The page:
Saturday, 6 June 2015

We really do like Bristol

Bristol - it does what it says on the can

The billboard says it all. We loved Bristol the first time we visited and second time round it's maybe even better.
The harbourside is so vibrant and full of energy; from the crowded, noisy bars and restaurants ranged along by Pero's Bridge to the streams of boats enjoying the water, everyone's having fun in the sun (when there is some).
Harbourside variety from chic houses...
Personally we're happy to give the football crowd like roaring noises emanating from Wetherspoons and Pitcher & Piano a miss and stroll along the harbour walks, taking in the architectural enterprise that's converted the redundant area into everything from ritzy little houses to massive apartment blocks. blocks of apartments squeezed into every inch
There's certainly money in property here: virtually every square foot has been redeveloped or is in the throes of being done. Not surprising when a flat with a decent harbour view commands nearly half a mill!
Deceptive frontage of the cathedral is actually Victorian
But there's more to the city than young people with trendy haircuts clutching bottles of designer beers. On this trip we've visited a few highlights we didn't have time for previously. First was Bristol Cathedral, a a large, handsome but oddly boxy building standing on its own between the library and a big Marriott hotel rather than surrounded by the traditional ecclesiastical grounds with their bishop's houses and the like.
Very strangely, though it looks medieval, half the cathedral was built in Victorian times - including the huge twin towers that are its major feature.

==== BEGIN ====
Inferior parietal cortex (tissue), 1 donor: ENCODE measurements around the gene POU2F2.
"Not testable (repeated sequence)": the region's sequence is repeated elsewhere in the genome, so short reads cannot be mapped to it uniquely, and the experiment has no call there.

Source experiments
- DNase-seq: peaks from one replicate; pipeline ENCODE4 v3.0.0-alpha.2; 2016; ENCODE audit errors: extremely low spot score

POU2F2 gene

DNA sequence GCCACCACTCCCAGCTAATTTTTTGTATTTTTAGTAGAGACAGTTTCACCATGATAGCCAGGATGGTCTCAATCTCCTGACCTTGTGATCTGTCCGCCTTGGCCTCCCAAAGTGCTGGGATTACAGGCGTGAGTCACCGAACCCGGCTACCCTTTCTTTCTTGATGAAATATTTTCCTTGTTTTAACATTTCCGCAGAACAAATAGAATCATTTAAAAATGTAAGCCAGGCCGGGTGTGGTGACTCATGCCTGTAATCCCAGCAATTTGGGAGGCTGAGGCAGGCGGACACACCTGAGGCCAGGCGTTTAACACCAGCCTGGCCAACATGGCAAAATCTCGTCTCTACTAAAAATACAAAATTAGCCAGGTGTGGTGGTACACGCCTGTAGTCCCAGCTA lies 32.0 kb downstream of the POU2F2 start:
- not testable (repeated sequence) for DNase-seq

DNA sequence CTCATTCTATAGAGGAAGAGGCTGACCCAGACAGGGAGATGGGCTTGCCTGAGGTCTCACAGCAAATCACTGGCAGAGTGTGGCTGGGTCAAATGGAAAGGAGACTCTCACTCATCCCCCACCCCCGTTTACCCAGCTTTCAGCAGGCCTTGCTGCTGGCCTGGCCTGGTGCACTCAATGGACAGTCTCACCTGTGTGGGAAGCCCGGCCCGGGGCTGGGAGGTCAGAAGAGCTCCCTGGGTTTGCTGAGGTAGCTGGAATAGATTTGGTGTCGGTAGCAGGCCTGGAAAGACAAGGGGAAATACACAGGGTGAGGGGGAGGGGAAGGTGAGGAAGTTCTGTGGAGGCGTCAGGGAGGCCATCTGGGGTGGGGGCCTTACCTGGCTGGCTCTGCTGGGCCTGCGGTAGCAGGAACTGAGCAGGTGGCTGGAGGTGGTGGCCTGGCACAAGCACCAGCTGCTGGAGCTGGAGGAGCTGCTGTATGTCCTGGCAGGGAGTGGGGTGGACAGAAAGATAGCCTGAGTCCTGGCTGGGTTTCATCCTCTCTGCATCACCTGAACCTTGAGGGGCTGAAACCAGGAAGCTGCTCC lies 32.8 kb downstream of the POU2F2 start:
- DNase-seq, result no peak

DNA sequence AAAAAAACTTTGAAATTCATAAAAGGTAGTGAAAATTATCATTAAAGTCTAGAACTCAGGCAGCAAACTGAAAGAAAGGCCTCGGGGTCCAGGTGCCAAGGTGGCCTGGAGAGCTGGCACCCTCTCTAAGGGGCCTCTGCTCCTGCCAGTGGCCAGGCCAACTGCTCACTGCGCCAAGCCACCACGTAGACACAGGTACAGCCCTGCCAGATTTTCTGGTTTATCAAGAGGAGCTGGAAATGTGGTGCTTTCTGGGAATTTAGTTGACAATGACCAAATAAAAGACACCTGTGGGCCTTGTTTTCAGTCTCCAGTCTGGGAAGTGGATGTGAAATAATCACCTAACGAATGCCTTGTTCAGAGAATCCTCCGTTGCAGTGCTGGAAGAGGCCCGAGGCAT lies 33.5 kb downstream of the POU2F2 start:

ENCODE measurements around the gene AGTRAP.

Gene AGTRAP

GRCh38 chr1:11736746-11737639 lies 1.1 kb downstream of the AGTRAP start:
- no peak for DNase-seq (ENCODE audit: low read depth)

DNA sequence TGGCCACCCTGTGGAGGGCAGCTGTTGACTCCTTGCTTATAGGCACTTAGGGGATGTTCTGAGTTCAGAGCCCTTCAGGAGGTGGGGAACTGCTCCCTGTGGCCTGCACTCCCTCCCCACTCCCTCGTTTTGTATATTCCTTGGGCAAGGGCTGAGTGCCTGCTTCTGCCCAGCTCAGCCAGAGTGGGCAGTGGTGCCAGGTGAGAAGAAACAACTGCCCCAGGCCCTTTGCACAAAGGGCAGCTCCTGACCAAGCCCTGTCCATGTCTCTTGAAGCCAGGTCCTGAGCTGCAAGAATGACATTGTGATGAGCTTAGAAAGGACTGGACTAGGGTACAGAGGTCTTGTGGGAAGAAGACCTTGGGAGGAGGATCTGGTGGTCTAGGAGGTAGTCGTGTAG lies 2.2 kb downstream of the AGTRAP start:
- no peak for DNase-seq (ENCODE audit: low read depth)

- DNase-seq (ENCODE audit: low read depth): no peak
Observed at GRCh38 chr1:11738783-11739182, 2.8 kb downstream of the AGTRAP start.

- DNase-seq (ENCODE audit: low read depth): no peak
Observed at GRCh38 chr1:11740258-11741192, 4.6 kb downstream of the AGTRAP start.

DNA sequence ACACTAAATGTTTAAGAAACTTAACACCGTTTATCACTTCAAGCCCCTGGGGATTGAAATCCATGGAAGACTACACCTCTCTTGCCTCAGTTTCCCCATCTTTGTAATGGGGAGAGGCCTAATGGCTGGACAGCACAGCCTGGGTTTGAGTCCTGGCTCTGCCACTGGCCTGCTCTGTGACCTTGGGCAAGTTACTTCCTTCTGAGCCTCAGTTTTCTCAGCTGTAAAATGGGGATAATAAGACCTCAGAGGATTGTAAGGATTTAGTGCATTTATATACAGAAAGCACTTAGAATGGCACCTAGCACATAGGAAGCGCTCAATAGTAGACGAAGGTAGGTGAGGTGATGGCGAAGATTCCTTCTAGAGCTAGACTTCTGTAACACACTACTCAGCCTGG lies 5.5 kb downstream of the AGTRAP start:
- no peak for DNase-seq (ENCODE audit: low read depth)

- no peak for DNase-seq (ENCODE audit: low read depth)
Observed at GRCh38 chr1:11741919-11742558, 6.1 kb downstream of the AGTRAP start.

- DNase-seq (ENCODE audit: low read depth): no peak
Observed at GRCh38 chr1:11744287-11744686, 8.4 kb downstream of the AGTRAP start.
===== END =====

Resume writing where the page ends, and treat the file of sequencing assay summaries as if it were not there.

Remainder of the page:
This all replaced an original nave which had been demolished back in the 16th century.
It's a splendid building inside but I'm afraid we didn't warm to it. Too many of the memorials and tombs seem to be of bishops and it leaves the impression of the church simply commemorating itself. The exception being the tombs of various Berkeleys who we met back at Berkeley Castle and whose wealthy empire clearly enveloped Bristol as well.
The elegant St Mary Redcliffe church
By contrast, a far more interesting church is the St Mary Redcliffe which Queen Elizabeth number one described as "the fairest, goodliest..parish church in the land". Can't say fairer than that.
It boats a stunning vaulted interior
It's a terrific building with a magnificent spire and luscious detailing inside. Dating back to the 13th century in places it is full of interest including the lavish tomb of William Canynges (or Cannings), a 15th century Bristol merchant who was arguably the richest man in the country at the time, with nine ships manned by 800 sailors. (Incidentally there's also a floor slab to his cook, William Coke, compete with engraved colander and knife.)
Sir William Cannings
And his cook
There's also a tomb to Admiral William Penn who at his death was owed some money by the king. As he was a touch hard up he gave his son a few thousand acres of America instead.
We haven't just been looking at churches. Today we trekked up the steep hills out of the city to the delightful Georgian suburb of Clifton. It has always been one of the most affluent areas of the city, built from the ignoble earnings of the tobacco and slave trades.
Today it has a serious dose of affluenza. with its posh designer kitchen shops, 'artisan' butchers and bakers, wine bars and restaurants, all of them teeming with the well heeled elite who, the cynic wonders, are probably employed in today's equivalent of those Georgian era high earners - banking and marketing.
The great man dominates new visitor centre
Topping off – in the literal as well as metaphorical sense – the walk was the famous Cilfton Suspension Bridge of the great Isambard Kingdom Brunel.
Seen from the bridge, our route into the harbour
We've been there before but having boated up the river below it gave the views a special extra this time round. As did a visit to the brand new Visitor Centre, opened only this week by Princess Anne to celebrate the 150th anniversary of the bridge's opening.
It's a great Centre, with plenty of historical and engineering background about the bridge which was only completed several years after Brunel's death.
To round off our weekend we have 'Make Sunday Special' to look forward to when the city centre is closed to traffic for a day of fun, food and entertainment. Can't wait.

No comments:

Post a Comment